How to make a DIY smartphone stand for under $1

7816754688_487dd75457_hSmartphone stands are a great way to watch content on your phone without having to hold the phone upright, and there are a ton of different DIY methods for making them. A lot of them are made so that they’ll hold your phone horizontally, but some users want stands that prop up their phones vertically, similar to an iPhone dock from Apple.

If you want to make something similar, I’ve discovered an insanely-cheap method for building a smartphone stand that will prop up your phone vertically. It’s cheap, but it does take a little bit of assembly. Here’s how to do it.

Supplies You’ll Need

  • MiniDV tape case or a regular cassette tape case
  • A handful of pennies
  • Hot glue gun w/ glue sticks
  • Rubber tape
  • Dremel power tool

How to Make It

Technically, just the tape case will do the trick if you want a barebones solution; just open up the case all way and stick your phone in the slot. A MiniDV tape case is the perfect size for most phones, but a regular cassette tape case will do the trick.

However, if you want to take the stand to the next level, you can add a few things to make it perfect:

1. Take your pennies and hot glue gun and glue the pennies inside the case. This adds weight to the stand so that it doesn’t slide around. Pennies aren’t the best option, since they’re currency and all, so if you have any other tiny objects that weigh a lot, you can use those instead.

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2. Next, use the rubber tape to line the stand so that the phone won’t slip around when it’s in the stand. Since my iPhone doesn’t fit perfectly in the slot, I cut out small strips of the rubber tape and glued them into the slot to add a little padding so that my phone would fit perfectly.

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3. Lastly, take your Dremel power tool and use a small drill bit to carve out a small hole on the bottom of the tape case slot so that the phone’s sound can exit through the speaker without it being blocked by the stand.

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Conclusion

It’s a pretty janky-looking smartphone stand, but it’s dirt cheap and it does its job. Plus, it still folds up just like cassette tape does so that you can toss it in your bag and take it with you on the go.

Of course, buying a pre-made smartphone stand may be a good investment if you plan on using it all the time. Good smartphone stands can cost as much as $30, but that’s a small price to pay for something that you’ll use every day into the future.

Build it on a budget: A $500 workhorse PC

You may remember well over a year ago when we first introduced a budget build guide for DIY PC builders, and it’s long overdue for a refresh. Computer components have come a long way since then, and Intel recently launched their new 4th-generation Core Haswell chips.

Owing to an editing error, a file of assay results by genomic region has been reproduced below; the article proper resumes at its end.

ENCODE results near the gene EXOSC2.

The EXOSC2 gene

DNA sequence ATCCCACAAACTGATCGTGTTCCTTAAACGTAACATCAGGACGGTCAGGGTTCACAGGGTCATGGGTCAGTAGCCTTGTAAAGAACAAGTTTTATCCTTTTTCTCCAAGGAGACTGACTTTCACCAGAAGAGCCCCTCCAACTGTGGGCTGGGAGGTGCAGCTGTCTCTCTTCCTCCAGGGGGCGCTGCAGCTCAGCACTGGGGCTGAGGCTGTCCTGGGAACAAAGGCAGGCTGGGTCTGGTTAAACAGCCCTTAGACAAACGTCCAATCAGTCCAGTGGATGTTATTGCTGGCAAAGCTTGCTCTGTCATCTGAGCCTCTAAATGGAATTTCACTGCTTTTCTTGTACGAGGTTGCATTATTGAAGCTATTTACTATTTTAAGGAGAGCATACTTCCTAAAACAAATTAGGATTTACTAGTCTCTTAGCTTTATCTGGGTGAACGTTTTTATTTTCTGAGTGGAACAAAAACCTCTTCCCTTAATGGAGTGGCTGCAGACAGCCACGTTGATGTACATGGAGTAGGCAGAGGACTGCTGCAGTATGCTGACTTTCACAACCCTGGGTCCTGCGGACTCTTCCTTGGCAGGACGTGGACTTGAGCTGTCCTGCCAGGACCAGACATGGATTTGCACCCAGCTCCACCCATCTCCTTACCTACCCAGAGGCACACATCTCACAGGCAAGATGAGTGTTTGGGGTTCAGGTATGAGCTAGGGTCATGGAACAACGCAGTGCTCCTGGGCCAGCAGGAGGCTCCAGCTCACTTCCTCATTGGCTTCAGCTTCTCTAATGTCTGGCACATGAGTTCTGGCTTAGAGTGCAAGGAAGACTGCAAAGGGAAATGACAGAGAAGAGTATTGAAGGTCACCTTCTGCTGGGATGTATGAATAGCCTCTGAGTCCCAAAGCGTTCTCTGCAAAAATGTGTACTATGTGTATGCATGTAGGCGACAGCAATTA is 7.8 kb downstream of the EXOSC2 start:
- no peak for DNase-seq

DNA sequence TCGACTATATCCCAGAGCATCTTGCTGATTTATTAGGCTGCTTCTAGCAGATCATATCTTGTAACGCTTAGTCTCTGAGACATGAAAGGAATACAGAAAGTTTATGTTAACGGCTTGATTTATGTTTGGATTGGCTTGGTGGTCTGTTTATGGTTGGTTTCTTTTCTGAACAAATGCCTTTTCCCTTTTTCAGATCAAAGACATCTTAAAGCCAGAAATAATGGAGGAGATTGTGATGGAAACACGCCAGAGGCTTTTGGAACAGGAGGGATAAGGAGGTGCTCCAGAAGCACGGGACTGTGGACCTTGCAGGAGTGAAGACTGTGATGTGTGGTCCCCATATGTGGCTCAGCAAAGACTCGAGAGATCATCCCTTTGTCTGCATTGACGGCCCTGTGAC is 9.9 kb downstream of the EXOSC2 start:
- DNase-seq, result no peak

As I mentioned in last year’s guide, not everyone needs an end-all tricked out custom PC with water cooling and all the bells and whistles. You most likely just want a computer that can get work done. This budget system will be great for most everyday tasks, as well as more slightly intensive activities like some gaming, streaming movies and music, and editing photos and home movies.

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This budget build assumes that you already have a mouse, keyboard, and a monitor lying around to use with your new system, and that you’ll only need the basic components to get up and running. I’ll also only be listing off my recommended parts, so if you don’t know how to build a computer but want to learn, Lifehacker has a great guide that’s perfect for the computer-building novice. With that said, let’s get to it.

Case and PSU

Thermaltake V3 Black Edition ATX Mid-Tower with 430W Power Supply – $60

We decided to go a bit more expensive with the case and power supply bundle this time around, and we think the upgrade is worth it. The Thermaltake case is way better looking than the Rosewell that we chose last time, and the 430W power supply should be more than enough to handle anything with this machine.

Motherboard

MSI B85M-P33 Motherboard – $65

It’s a low-cost motherboard, but it has all the bell and whistles that you’d need; SATA III, USB 3.0, six total USB ports, and both DVI and VGA connectors. Plus, MSI is a good brand that we trust.

Intel_i3_SB_2011Processor

Intel Core i3-4130 3.4GHz Dual-Core Processor – $130

This is Intel’s latest 4th-generation Haswell chip, and with 3.4GHz of dual-coreness, it’ll be speedy enough to breeze through most tasks you throw at it. The 4130 is one of Intel’s slowest Haswell chips, so it certainly won’t be as fast as other options, but for a budget build, this will be pretty solid.

Graphics

Intel HD Graphics 4400

We didn’t include a dedicated graphics card, mostly because we’re trying to keep this build around $500, but the 4400 integrated graphics that come with the Core i3 CPU are actually pretty solid. They won’t be able to play any of the more graphic-intensive AAA titles, but HD video playback will be flawless and casual gamers will still be able to enjoy their selection of games.

RAM

G.Skill Ripjaws Series 8GB (2 x 4GB) DDR3 1600 – $72

While we chose 4GB as the sweet spot with the last time we picked out a budget build, we feel that 8GB is now the new norm. Any more than that would be mostly unnecessary unless you plan on rendering a lot of HD video and such.

Hard Drive

Western Digital WD Blue 1TB SATA III Hard Drive – $75

WDC-Caviar-BlueHard drive prices have gone down tremendously since our last budget build, so we decided to go with a 1TB drive this time around. We feel that this is an ample amount of storage for those who have a lot of photos, music, movies, etc., but it’s also not too much storage that you wouldn’t know what to do with it.